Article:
Funny Nike commercial that cleverly plays about Lebron's ritual abuse of game talc. It's awkwardly a bit too long (they should have shaved a few seconds off), and I didn't realize that was supposed to be Kobe until the second watch. Entertaining nonetheless.
In the public eye, baseball has officially been tarnished now that sweet-swingers Manny Ramirez and Alex Rodriguez allegedly performance-enhanced their way to years of gaudy statistics. And though I love the game of baseball (played it for 10 years), Manny and A-Rod, I ain't mad atcha.
Before we point the finger, consider how many of us habitually drink coffee or smoke cigarettes just so we can make it through the day or increase our productivity and earn our modest salary. Now imagine if the stakes were higher, much higher...to the tune of $25 million per year. These players have an obligation to perform at the highest level. Is it that unbelievable that they would take a drug to enable that level of play? I think not. Everybody "juices" on some level.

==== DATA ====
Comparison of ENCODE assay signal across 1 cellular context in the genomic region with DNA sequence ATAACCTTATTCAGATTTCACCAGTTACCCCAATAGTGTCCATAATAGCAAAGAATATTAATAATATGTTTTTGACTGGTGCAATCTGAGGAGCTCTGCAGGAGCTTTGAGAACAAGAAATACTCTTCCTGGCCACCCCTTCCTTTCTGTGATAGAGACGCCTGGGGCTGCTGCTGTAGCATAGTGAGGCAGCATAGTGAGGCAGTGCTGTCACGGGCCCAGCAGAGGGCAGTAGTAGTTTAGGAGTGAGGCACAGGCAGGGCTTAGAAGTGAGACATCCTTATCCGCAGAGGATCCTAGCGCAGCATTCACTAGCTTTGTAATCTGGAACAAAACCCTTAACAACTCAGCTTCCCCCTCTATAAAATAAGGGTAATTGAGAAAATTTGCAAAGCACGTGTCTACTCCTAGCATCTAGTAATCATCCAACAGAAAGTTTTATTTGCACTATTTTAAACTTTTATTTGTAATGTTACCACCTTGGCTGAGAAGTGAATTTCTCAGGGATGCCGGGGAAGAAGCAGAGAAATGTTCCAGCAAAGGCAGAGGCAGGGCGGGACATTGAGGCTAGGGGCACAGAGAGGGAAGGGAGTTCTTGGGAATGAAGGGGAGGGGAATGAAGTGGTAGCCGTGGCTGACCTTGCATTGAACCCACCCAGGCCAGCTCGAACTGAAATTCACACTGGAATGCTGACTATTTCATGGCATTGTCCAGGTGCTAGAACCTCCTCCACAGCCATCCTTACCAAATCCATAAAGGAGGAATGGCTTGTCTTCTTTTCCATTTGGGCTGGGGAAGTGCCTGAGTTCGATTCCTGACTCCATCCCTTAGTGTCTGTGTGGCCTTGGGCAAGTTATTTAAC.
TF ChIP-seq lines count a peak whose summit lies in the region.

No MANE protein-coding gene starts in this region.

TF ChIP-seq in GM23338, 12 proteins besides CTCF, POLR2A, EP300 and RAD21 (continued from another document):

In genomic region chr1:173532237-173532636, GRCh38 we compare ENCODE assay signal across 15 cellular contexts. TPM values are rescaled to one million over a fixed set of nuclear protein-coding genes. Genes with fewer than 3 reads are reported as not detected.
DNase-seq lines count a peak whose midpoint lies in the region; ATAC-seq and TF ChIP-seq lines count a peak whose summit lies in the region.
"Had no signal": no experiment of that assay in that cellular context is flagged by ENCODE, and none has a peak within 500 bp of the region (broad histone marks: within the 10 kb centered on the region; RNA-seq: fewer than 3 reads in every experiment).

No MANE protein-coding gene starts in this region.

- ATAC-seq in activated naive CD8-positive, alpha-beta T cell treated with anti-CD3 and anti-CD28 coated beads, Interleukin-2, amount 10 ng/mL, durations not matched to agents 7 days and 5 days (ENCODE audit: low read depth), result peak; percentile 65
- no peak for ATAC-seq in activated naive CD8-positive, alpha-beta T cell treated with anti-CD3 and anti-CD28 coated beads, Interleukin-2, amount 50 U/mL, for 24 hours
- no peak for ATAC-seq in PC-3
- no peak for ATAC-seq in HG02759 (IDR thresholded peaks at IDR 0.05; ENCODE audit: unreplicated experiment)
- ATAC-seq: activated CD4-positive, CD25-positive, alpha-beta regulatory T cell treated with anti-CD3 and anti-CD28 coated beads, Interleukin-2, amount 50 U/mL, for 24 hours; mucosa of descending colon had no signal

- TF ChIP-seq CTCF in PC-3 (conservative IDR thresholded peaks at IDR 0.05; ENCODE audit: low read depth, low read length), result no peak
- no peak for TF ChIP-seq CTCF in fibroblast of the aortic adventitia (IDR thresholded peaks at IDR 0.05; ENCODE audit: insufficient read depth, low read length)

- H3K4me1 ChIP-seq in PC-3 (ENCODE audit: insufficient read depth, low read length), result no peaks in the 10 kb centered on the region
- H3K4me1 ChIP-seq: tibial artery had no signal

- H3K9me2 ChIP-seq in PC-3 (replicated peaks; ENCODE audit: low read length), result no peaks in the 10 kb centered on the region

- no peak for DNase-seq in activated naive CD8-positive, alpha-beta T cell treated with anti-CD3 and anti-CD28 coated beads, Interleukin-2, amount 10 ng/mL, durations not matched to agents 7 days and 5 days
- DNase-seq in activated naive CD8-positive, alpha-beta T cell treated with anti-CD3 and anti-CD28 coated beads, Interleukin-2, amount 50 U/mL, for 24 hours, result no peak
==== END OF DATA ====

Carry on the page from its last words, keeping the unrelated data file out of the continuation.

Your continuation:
I'm especially feeling this right now as I've been mulling over getting a few more tattoos. Some considerations: my birth year on my wrist since I just lost my driver's license and the DMV is lagging in mailing me the paperwork to request a re-issue or "Megatron" on my bicep. Ink my whole body...I don't give a mutha-fuck.
This is what happens when the only Popeye's franchise in the state of Minnesota does not honor their nationally-advertised 8 piece/$4.99 special. Ok, I've gotten past my astonishment from black people's willingness to profess their undying love for fried chicken on TV. What I don't understand though, is from a logistical perspective, how there's only one Popeye's in Minnesota. What's the business sense in having a distribution pipeline to a single store? Typically, franchising in an uncharted territory requires a multi-store commitment. Trust me...I tried to bring several BoJangles to the state of California.